This handout photo provided and taken on March 26, 2017 by the South Korean Maritime Ministry shows the wreck of the Sewol ferry placed onto a submersible vessel off the coast of the southern South Korean island of Jindo. South Korea’s sunken Sewol ferry has been successfully hauled onto a giant heavy lifting ship, officials said on March 25, a step towards returning the vessel to port. HANDOUT / SOUTH KOREAN MARITIME MINISTRY / AFP
The salvaged wreck of South Korea’s Sewol ferry on Friday started its final journey to shore, officials said, as investigators prepare to comb it for remains.A semi-submersible ship carrying the wreck left for the southwestern port of Mokpo, the maritime ministry said in a press statement.
Nearly three years after it went down with the loss of more than 300 lives, the wreck had been safely placed on the giant lifting ship to bring it to shore.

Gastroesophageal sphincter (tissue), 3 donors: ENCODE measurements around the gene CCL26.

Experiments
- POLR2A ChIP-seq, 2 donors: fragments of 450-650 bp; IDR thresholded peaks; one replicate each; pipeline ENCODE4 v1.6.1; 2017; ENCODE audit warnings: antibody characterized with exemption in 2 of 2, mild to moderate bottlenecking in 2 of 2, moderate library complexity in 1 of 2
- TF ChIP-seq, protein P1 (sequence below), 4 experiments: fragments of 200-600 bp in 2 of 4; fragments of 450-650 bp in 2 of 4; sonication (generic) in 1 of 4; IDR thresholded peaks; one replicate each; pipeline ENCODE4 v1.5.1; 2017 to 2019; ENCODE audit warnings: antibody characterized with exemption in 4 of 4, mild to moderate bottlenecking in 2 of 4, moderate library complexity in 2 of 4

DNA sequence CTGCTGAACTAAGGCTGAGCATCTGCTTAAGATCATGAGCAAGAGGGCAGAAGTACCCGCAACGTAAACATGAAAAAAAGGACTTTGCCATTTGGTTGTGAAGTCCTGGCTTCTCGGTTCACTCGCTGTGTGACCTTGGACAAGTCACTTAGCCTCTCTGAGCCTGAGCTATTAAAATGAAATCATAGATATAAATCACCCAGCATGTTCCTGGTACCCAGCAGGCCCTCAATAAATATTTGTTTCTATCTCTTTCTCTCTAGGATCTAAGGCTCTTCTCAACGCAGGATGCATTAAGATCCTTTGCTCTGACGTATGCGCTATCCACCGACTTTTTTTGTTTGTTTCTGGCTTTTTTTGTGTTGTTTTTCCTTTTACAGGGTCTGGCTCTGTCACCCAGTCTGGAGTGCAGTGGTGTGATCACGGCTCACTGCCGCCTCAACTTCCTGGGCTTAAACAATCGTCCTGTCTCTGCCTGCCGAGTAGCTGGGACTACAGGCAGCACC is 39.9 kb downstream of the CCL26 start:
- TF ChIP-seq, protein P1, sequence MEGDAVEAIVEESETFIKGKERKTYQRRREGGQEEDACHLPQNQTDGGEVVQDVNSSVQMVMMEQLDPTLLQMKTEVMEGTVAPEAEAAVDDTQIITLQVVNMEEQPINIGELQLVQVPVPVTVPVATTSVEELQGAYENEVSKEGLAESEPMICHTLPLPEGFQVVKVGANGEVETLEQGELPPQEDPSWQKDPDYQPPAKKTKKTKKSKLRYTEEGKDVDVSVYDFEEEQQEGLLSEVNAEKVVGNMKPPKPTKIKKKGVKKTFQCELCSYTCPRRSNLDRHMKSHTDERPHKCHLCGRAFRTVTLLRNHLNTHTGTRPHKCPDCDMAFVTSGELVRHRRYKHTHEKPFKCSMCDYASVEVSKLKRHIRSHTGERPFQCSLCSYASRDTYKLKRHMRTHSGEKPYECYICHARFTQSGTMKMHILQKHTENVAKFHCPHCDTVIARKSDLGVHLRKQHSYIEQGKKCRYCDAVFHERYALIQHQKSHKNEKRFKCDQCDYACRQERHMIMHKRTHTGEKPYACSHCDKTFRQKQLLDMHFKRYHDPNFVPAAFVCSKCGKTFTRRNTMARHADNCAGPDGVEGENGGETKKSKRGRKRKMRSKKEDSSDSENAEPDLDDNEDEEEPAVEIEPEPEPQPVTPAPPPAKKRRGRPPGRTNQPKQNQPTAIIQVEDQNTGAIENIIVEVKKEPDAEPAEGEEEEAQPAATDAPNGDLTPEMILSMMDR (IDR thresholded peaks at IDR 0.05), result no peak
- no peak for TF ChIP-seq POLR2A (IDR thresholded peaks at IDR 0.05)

The ship will sail more than seven hours to Mokpo, 105 kilometers (66 miles) east.
Almost all the victims were schoolchildren and it is thought that nine bodies still unaccounted for may be trapped inside.
The lifting ship was accompanied by a small vessel carrying relatives of the nine missing, as well as five patrol boats.
When the wreck is landed at Mokpo, investigators will comb through it in search of any remains and personal belongings.
Underwater fences have been installed surrounding the area where the Sewol sank and divers will also search the waters and seabed there.
The salvage came as the third anniversary approached of one of the country’s worst-ever maritime disasters, which dealt a crushing blow to now-ousted president Park Geun-Hye.
Investigations concluded the disaster was the result of factors including an illegal redesign, an overloaded cargo bay and inexperienced crew.